In this post I will explain my reasons for upgrading my console and reflect on why I ended up with the one I have now and the people I met along the way.
The original console in my studio was a 16 channel Panasonic RAMSA WR-DA7 digital console. It was connected to my PC via a M-Audio Profire 2626. This was my first console and I learned a great deal about signal flow and mixing by trial and error. The DA7 is built like a tank but the 16 channels was very limiting to my workflow. I like to pull a whole session down onto a desk, mirroring the Pro Tools session. The channel count was too small for my needs so it was time for an upgrade.
Deciding on a Replacement Console
There was several features that I needed in a new console. These features include: all analog, large format, minimum of 24 channels, quality preamps, mix bussing, and a quality EQ section.
There were a several options that I looked at when choosing a new console. One limiting factor was that I had a budget of 60k and this included outboard gear.
The first console I looked at was the SSL AWS 924. There are a few selling secondhand for 50k plus so that would pretty much wipe out my budget for anything else. The AWS is a fantastic console with all the features of a pure analog SSL console, it could definitely be an option for the future.
The next console I looked at was a Trident Series 78 selling for around 13k. The Trident suited my needs but they were very hard to find in Australia and I would have to order one. I tried a few sources and was informed about an alternative.
I was told by Mixmasters about a second-hand Toft ATB 32 that was for sale within a 30 minute drive. It was the former main console of Airlock Studios, owned by Ian Haug from Powderfinger. I did some research on the Toft and found that it suited my needs exactly. I was picking up some 500 series preamps from JLM Audio and got to speaking with Joe Malone. Joe very helpful and very knowledgeable and informed me that the console was in good condition, as he had recently serviced it. He also told me that he had conducted a full opamp upgrade, doubled the bus driver opamp and upgraded the group and master sections with capacitor filters. This seemed like the right console for me so I made contact with Ian via Facebook.
Ian Haug and Airlock Studios
After contacting Ian on Facebook, he called my phone and we talked about the board. I asked him what price he was looking to get and he said he hope to get as close to 10k as he could. We arranged a meeting for later that day at Airlock Studios.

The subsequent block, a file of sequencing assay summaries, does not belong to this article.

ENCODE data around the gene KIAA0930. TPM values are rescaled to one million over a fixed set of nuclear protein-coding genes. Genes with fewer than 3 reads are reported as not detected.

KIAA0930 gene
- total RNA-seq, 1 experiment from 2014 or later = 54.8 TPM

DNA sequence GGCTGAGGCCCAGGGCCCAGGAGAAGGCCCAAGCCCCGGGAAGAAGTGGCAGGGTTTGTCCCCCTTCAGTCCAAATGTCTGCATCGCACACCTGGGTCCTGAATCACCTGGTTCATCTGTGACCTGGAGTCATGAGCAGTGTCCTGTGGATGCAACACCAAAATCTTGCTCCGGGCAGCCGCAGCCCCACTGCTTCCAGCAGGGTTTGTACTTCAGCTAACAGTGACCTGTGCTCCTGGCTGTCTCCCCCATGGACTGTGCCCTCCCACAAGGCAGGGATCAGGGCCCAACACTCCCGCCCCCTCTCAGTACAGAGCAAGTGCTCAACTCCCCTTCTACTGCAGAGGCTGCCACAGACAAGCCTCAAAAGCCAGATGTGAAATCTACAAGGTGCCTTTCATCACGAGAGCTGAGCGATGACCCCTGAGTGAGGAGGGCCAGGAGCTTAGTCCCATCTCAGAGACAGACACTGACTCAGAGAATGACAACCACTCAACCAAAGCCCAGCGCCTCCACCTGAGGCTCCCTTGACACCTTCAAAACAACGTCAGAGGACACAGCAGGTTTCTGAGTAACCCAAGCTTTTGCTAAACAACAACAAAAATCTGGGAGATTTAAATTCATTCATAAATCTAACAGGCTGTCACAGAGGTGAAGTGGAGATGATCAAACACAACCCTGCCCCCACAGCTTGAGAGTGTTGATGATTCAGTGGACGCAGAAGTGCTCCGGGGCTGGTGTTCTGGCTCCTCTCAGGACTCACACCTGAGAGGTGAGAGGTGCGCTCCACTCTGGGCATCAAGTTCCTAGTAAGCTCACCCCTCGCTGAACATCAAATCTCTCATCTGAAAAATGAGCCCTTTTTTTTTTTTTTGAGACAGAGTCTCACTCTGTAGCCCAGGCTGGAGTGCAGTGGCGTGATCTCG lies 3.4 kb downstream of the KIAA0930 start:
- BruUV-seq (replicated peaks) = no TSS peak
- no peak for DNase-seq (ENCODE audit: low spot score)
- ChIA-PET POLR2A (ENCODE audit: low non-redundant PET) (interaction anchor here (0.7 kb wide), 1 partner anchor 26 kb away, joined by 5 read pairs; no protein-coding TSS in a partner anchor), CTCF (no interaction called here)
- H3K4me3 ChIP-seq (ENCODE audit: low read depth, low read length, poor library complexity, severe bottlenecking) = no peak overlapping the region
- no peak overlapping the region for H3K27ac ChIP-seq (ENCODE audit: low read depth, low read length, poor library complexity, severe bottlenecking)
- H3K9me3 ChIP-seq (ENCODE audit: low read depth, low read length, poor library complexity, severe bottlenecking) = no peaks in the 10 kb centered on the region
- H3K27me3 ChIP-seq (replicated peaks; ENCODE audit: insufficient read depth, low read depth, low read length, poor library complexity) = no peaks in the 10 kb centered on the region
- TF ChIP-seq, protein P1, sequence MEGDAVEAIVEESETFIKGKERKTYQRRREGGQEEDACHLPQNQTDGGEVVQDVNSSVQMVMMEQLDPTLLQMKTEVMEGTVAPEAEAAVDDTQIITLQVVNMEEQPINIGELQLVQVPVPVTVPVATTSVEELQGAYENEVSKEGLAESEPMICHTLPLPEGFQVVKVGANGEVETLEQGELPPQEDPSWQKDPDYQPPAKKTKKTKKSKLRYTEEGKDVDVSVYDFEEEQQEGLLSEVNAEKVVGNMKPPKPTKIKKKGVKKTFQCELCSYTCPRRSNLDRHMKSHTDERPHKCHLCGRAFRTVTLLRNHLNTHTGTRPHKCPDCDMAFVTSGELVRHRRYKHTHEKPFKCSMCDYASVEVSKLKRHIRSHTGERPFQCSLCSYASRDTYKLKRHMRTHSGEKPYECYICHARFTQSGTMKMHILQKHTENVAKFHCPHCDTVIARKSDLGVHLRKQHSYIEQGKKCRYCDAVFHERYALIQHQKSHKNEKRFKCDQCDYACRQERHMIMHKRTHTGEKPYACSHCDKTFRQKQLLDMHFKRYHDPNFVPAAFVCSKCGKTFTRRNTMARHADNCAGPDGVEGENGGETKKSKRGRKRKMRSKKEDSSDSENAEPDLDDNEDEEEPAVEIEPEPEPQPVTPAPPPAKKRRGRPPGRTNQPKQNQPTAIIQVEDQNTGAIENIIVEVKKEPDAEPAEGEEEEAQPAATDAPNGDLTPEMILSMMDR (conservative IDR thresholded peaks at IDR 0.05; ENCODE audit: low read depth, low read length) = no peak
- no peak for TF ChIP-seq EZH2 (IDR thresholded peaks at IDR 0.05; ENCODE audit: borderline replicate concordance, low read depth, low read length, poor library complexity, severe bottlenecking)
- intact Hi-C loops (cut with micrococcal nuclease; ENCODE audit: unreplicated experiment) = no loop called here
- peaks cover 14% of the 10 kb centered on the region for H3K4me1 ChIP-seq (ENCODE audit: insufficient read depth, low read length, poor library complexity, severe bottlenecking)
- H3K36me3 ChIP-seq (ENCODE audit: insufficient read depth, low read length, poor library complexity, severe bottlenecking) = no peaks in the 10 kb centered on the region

Meeting Ian was great. He was welcoming and approachable (although I was very nervous being a big fan of his) and he showed me around his studio. Airlock is a well thought out and practical working recording studio in every sense. The spacious live room sounds great and I have heard some fantastic drum recordings that were tracked and mixed at Airlock.
We shifted our attention to the Toft and I told Ian that I would give him his asking price of 10k if he let me intern at Airlock. He laughed but agreed and helped me load the console into my vehicle. I look forward to working with Ian in the near future.
Because I was effectively doubling my channel count, and I intended to incorporate a patchbay within the studio signal path, I needed to get a lot more cables. During the installation, I suffered a fractured hand (not while installing) and as of writing this post, I still have 10 days left with the cast.
The hand fracture was a setback because I couldn’t finish connecting the console and patchbay. I remembered Ian suggesting that Warren Huck from Hux Electronics was a guy I should talk to if I needed any help with studio wiring. I called Warren and arranged an appointment. Warren inspected the studio and came up with a plan. He impressed me as a very professional guy with a wealth of experience and a great sense of humour. Warren will be connecting the remainder of the studio connections and optimizing the patchbay layout.
Testing the Toft
With Travis Coss, the Drummer from my band Pig Mouth, we conducted a drum tracking session and the console performed very well. I particularly liked the EQ section and how well it shaped the sound for the drums. Having worked on Audient, Neve and Avid S6 consoles, the Toft is an outstanding console for an outstanding price.
Replacing the DA7 with the Toft was a huge upgrade for my studio and I look forward to many hours of recording and mixing on it. The people I met during this activity are well established in the local audio industry and great contacts for the future, I look forward to future dealings with all of them.